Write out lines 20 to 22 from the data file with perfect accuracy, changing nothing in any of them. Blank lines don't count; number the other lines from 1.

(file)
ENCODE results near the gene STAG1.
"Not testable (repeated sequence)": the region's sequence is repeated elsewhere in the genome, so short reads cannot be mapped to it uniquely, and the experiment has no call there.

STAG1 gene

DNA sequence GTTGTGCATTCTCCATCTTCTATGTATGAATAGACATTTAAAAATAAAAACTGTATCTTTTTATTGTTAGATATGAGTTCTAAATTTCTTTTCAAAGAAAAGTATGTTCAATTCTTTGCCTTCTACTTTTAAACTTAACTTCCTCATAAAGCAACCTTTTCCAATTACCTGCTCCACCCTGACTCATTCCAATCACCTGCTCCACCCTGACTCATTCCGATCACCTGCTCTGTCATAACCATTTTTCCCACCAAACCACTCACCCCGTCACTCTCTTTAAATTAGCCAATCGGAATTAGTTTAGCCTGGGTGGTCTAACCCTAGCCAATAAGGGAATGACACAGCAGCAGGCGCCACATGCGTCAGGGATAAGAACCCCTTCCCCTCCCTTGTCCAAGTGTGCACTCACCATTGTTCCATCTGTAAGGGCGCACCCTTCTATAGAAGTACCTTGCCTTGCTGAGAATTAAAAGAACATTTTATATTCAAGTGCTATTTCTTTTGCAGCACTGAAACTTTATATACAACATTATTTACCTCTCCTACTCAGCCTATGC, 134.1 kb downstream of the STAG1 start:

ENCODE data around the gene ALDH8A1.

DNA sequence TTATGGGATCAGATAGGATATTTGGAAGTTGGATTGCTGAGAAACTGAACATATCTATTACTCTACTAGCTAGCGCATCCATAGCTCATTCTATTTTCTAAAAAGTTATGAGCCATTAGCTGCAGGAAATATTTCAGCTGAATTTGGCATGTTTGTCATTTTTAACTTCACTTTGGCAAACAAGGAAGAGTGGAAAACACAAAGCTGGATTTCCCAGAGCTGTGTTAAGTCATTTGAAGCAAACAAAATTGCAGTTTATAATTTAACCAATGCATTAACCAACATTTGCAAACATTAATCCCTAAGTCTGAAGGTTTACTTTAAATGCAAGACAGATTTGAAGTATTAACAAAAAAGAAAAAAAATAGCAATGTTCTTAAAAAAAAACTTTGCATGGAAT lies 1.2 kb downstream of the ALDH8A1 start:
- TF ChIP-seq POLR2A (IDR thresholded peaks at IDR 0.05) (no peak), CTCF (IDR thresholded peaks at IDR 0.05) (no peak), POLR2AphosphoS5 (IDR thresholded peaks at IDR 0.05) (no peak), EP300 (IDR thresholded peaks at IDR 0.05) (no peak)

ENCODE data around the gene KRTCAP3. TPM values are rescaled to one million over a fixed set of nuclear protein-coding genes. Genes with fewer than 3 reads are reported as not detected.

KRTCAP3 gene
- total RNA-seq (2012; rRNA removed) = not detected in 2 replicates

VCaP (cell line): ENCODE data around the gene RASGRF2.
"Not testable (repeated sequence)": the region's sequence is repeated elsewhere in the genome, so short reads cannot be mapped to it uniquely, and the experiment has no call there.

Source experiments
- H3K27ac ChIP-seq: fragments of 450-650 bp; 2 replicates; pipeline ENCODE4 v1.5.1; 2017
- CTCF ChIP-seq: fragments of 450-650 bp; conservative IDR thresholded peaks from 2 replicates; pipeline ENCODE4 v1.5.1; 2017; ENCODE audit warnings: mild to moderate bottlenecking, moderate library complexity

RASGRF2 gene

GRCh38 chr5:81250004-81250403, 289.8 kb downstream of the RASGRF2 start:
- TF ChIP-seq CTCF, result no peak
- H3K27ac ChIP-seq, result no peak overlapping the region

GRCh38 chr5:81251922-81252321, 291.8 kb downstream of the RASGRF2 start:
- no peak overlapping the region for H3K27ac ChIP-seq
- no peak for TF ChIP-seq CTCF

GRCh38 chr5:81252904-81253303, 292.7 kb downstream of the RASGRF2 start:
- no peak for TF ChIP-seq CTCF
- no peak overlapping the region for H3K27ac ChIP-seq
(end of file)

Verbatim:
GRCh38 chr5:81251922-81252321, 291.8 kb downstream of the RASGRF2 start:
- no peak overlapping the region for H3K27ac ChIP-seq
- no peak for TF ChIP-seq CTCF